Service Provider Qualifications

Infants and babies who are deaf or hard of hearing generally are eligible for early intervention services.  The goal of these services is to ensure that deaf and hard of hearing infants, toddlers, and children develop age-appropriate language, social skills, and cognitive skills.  Qualified, specialized early intervention personnel are necessary to help achieve this goal.  The Joint Committee on Infant Hearing1 recommends that:

All individuals who provide services to infants with hearing loss should have training and expertise in auditory, speech, and language development; communication approaches for infants with hearing loss and their families (eg, cued speech, sign language systems including American Sign Language); and child development.

The Conference of Educational Administrators of Schools and Programs for the Deaf recommends that:

[Early intervention] providers should be credentialed by the early intervention system in the state in which they work.  Minimally, they must have education and experience with the 0-3 population and have a degree in Deaf Education.  They should know about the acquisition and development of spoken and signed language in children who are deaf and hard of hearing.  They should possess the training and skills necessary to help children develop age appropriate language.  They should be skilled in working with families from diverse backgrounds.

According to the Joint Committee on Infant Hearing, early interventionists for deaf and hard of hearing infants and toddlers and their families should be able to provide families with:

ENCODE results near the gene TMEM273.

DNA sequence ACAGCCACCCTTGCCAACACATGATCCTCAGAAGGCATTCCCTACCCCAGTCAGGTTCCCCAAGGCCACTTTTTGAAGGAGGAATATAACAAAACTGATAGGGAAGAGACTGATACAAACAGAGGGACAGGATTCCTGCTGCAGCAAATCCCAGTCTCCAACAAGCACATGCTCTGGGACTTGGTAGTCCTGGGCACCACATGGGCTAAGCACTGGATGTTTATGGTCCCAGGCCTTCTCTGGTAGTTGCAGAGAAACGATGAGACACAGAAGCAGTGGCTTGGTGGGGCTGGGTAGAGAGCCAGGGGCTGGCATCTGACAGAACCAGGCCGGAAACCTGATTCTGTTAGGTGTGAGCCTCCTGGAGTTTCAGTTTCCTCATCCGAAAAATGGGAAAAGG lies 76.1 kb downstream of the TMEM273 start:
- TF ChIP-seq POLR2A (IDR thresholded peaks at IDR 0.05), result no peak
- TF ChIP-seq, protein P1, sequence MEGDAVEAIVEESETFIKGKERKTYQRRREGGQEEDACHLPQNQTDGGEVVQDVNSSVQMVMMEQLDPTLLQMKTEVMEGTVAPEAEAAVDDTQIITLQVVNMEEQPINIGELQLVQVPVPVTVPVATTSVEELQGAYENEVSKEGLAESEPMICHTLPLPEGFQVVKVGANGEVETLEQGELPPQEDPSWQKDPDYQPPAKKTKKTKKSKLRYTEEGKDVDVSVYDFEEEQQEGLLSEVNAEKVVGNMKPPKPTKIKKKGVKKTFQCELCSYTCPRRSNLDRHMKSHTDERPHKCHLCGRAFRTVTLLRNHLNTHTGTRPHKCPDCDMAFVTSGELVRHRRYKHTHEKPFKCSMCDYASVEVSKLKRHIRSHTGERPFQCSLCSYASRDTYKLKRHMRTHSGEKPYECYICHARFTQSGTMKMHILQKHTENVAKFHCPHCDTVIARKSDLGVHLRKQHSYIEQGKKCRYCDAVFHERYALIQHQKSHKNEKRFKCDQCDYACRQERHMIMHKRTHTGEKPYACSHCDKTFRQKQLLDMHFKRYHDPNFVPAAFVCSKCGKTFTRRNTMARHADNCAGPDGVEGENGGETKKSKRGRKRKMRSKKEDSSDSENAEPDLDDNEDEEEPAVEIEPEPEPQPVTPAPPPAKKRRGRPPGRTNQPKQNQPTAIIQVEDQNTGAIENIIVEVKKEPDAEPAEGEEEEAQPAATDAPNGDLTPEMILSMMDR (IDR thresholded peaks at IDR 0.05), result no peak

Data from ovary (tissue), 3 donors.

• information specific to their child’s hearing loss;
  • information about family activities that facilitate language development;
  • information about the ways deaf and hard of hearing people communicate;
  • access to peer and language models for the child and family.  This could include users of a visual language, such as American Sign Language, or a spoken language; and
  • information and resources for assistive listening technology.

The Joint Committee on Infant Hearing also states that early interventionists should also be able to:

  • enhance the family’s understanding of its infant’s strengths and needs;
  • promote the family’s ability to advocate for its infant; and
  • help build family support and confidence in parenting their child.

Families should seek out early intervention programs that have professionals with these qualifications or advocate within their early intervention system to obtain these professionals.


1 Members of the Joint Committee include: American Academy of Audiology, American Academy of Pediatrics, American Speech-Language-Hearing Association, Council on Education of the Deaf (CED member organizations include Alexander Graham Bell Association for the Deaf and Hard of Hearing, American Society for Deaf Children, Association of College Educators – Deaf and Hard of Hearing, Conference of Educational Administrators of Schools and Programs for the Deaf, Convention of American Instructors of the Deaf, and National Association of the Deaf), and Directors of Speech and Hearing Programs in State Health and Welfare Agencies.


Conference of Educational Administrators of Schools and Programs for the Deaf.  (2006).  Position on Early Intervention Programs for Children with Hearing Loss.

Joint Committee on Infant Hearing.  (2000).  Year 2000 Position Statement:  Principles and Guidelines for Early Hearing Detection and Intervention Programs.  Pediatrics, Vol. 106 No. 4 October 2000.

National Agenda for Moving Forward on Achieving Educational Equality for Deaf and Hard of Hearing Students.  (2005).

National Association of the Deaf.  (2002).  Position Statement on Inclusion.